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Is Baron and Kenny method for mediation now outdated? This is because I got a comment from reviewer saying asking me to refer to Rucker, D.D., Preacher, K.J., Tormala, Z.L. & Petty, R.E. (2011). Mediation analysis in social psychology: Current practices and new recommendations.

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Did you read the paper? – Glen_b Aug 20 '14 at 8:54
Please give complete references, as you would be expected to do in a dissertation or paper submitted to a journal. – Nick Cox Aug 20 '14 at 9:26

Baron and Kenny are indeed outdated, though that does not make them wrong in all cases.

The concerns divide into broadly statistical limitations and assumptions which are discussed in the reference your reviewer suggests and in the literature alluded to by @PeterFlom, and broadly non-statistical concerns about the definition and causal identification of mediation effects.

Following this order it might be helpful to start your reading with MacKinnon et al.'s 2007 review, or with the reviewers suggested reading. Then move on to Imai et al. 2010a (or Imai et al. 2010b) These last papers are dense, but repay study. that should bring you more or less up to speed on how mediation analysis is being thought of lately.

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I am not good in statistic, and I'm wondering what is the steps now? According to Boron and Kenny using Multiple Regression there are 4 steps. Now I am confuse after reading the Rucker, Preacher, Tormala & Petty (2011) paper??. What is the appropriate steps? This paper stated that partial and fully mediated is meaningless. So the result only state yes-no mediation. – Minn Aug 21 '14 at 1:52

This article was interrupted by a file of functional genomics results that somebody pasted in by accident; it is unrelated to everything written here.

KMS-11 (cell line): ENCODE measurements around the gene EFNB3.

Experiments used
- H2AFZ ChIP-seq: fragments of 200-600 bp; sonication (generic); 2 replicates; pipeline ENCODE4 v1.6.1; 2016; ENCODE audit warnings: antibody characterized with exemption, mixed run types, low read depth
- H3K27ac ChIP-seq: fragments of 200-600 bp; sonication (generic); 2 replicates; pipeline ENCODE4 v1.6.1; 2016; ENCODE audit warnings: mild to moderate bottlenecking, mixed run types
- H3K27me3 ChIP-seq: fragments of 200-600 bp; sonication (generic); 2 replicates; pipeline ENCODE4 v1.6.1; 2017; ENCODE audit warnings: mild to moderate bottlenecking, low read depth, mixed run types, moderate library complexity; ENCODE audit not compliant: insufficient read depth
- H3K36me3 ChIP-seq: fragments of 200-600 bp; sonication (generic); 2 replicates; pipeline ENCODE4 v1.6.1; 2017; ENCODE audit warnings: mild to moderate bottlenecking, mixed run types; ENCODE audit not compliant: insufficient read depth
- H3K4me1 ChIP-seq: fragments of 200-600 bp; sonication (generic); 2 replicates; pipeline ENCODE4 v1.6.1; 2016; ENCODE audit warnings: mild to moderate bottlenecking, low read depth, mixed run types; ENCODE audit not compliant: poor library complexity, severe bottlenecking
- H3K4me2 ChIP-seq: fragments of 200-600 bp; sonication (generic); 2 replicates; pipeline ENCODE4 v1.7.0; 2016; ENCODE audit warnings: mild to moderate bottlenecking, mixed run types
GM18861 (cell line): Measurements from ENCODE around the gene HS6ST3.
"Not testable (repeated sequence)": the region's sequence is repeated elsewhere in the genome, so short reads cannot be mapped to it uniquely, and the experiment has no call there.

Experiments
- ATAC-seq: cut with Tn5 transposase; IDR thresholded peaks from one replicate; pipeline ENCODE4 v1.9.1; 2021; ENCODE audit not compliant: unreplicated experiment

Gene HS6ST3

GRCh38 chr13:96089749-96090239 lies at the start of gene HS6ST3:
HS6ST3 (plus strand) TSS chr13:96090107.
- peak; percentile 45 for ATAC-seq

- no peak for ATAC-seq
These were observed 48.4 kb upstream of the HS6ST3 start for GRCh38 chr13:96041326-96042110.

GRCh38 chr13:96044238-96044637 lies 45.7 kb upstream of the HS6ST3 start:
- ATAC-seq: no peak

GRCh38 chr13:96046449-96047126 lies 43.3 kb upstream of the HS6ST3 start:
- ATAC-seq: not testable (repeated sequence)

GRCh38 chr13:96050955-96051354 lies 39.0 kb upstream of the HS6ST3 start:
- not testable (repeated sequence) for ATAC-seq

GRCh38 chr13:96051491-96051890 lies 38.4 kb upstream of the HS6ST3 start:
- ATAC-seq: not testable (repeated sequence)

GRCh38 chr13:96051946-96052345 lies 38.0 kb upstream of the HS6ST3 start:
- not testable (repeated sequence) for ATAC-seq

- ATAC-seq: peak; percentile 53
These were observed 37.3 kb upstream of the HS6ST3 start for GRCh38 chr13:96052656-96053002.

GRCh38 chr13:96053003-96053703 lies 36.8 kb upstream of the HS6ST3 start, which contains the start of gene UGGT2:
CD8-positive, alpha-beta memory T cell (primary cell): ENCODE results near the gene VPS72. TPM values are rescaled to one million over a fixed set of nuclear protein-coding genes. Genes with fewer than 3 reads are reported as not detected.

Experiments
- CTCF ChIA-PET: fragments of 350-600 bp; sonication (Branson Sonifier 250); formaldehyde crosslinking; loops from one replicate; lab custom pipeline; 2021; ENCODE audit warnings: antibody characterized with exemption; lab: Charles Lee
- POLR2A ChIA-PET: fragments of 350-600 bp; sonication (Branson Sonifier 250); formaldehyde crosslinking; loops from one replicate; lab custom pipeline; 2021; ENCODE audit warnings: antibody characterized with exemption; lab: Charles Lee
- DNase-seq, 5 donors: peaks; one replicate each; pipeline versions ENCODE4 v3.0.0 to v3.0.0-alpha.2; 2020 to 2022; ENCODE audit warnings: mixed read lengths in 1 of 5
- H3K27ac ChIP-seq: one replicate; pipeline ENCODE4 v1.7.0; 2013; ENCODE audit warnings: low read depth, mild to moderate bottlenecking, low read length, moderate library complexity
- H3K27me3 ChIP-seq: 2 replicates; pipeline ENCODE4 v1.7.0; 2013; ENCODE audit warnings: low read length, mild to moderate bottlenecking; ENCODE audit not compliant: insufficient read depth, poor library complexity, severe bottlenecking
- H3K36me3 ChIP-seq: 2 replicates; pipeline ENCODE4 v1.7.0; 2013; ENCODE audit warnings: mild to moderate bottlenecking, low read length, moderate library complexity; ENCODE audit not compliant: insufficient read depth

I think that's not what Rucker et al. are saying. They say "Given their dependence on sample size, the meaningfulness and utility of the ‘full’ and ‘partial’ mediation labels is limited in our view." This is a point about reporting results, not about fitting models. – conjugateprior Aug 21 '14 at 11:37
I understand you're looking for a list of steps but the reviewer's comment rather forces you to look into your method a bit more deeply than just finding a new list of steps. @PeterFlom's advice about MacKinnon's website is well worth following here. – conjugateprior Aug 21 '14 at 11:44
Just curious, I still can see some authors still used B&K method in 2014 publication even in A* journal? If it is really outdated why some authors is using it??? – Minn Aug 22 '14 at 3:05
As I believe William Gibson noted, the future is already here. It's just not very evenly distributed. – conjugateprior Aug 22 '14 at 8:32

This is more a discussion of concerns I have firstly with the approach of Baron and Kenny (which has some bearing on your question), and with a number of more recent papers (I haven't seen them all, so my comments may not apply to everything). It may also relate to the 2011 paper you mention, which I have only had the chance to skim through just now.